Potential Changes to Skilled Immigration Programs in 2018
Jason Finkelman | HR| By
The Trump administration’s future immigration intentions were recently announced in their semi-annual Unified Agenda. The Unified Agenda includes a list of potential regulations that federal agencies are working on for the upcoming year. The declaration reveals the administration’s intentions to reverse immigration benefits from the Obama administration and put stricter limitations on nonimmigrant visa categories, including the H-1B, H-4, and Optional Practical Training (OPT) for F-1 students.
Skilled Immigration Programs to Change
The agenda specifies the administration’s intent to make the following policy changes in connection with Trump’s “Buy American, Hire American” executive order:
To “boost the focus on actually attaining the best and brightest,” the definition of “specialty profession” for H-1B visa purposes needs to be changed. In order to better safeguard American employees and wages, the proposal would also “revise the concept of employment and the employer-employee relationship.” This covers “new criteria to ensure firms pay H-1B visa holders appropriate salaries.” Additionally, H-1B dependent firms that depend on sizable H-1B workforces and those employers that have H-1B employees working off-site would be subject to extra restrictions under the regulation.
Adjusting the electronic lottery selection method to give visas to the “most skilled or highest-paid petition beneficiaries” and creating an electronic pre-registration program for cap-subject H-1B applicants.
H-4 Work Authorization
the repeal of the rule allowing H-4 visa holders, who are the spouses of H-1B visa holders, to request work authorization. The Obama rule, which has granted work permits to thousands of H-4 spouses, will be repealed, the Trump administration has already stated.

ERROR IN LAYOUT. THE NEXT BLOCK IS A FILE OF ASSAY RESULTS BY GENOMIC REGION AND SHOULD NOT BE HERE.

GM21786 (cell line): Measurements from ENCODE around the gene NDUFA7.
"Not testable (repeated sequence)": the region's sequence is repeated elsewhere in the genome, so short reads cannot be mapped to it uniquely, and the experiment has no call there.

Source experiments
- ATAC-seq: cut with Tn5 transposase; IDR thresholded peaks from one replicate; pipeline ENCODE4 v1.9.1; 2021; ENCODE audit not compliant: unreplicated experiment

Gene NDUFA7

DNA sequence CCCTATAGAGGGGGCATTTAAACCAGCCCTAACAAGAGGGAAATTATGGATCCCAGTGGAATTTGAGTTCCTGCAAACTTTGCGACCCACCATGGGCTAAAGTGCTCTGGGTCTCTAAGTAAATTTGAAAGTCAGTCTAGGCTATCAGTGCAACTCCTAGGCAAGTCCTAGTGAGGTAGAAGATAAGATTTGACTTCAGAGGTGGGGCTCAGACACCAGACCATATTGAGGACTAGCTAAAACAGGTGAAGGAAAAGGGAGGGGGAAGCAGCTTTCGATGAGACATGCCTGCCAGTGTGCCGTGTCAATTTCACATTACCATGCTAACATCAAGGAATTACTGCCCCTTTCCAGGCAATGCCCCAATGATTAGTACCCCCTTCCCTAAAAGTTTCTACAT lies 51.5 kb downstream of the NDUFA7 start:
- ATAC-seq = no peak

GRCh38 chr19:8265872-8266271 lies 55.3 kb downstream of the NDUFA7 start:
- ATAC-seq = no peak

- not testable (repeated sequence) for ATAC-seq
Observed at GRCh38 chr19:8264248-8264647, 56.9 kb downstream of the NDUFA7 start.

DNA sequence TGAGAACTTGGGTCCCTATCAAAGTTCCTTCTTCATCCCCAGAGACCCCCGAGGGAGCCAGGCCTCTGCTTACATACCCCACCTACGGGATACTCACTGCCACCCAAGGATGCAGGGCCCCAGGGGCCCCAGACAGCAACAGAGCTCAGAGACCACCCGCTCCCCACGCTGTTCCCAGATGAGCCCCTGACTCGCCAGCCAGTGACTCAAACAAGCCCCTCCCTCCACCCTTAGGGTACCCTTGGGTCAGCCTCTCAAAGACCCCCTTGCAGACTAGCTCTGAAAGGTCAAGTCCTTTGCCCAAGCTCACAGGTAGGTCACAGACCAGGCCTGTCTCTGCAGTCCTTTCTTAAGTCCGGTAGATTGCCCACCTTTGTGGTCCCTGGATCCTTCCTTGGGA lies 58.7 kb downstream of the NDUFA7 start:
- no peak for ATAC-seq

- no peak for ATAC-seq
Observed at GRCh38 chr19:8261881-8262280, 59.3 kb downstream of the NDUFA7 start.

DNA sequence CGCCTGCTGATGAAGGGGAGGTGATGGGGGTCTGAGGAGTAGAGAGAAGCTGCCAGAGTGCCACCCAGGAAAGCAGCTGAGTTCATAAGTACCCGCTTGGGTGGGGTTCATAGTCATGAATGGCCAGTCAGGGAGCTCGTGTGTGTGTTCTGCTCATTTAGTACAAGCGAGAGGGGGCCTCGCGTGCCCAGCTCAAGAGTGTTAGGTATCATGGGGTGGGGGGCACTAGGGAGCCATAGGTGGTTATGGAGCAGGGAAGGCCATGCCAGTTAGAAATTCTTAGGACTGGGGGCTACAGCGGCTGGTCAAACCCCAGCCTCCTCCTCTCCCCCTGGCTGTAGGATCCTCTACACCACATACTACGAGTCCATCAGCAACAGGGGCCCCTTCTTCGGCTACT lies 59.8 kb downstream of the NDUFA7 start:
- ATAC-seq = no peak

OPT for F-1 Students
improving safeguards for American employees who might be impacted by the employment of foreign students, as well as reducing fraud in the OPT program for foreign students (which permits foreign students to work in the U.S.). Plans call for limiting student employment options and ending Obama’s STEM-OPT extension regulation, which extends the period of time during which international students with STEM degrees from the United States may work from 17 to 24 months.
None of the aforementioned immigration programs are currently modified by these announcements, and any changes to immigration law must be made through publication of a notice and request for comments on a proposed rule in the Federal Register. This implies that before a policy change takes effect, people and businesses that could be impacted by it will have a chance to make opinions to the government.
The administration might not have enough time to implement reforms to the H-1B visa program in time for this year’s filing season because the notice/comment process can generally take more than six months (which begins on April 2, 2018).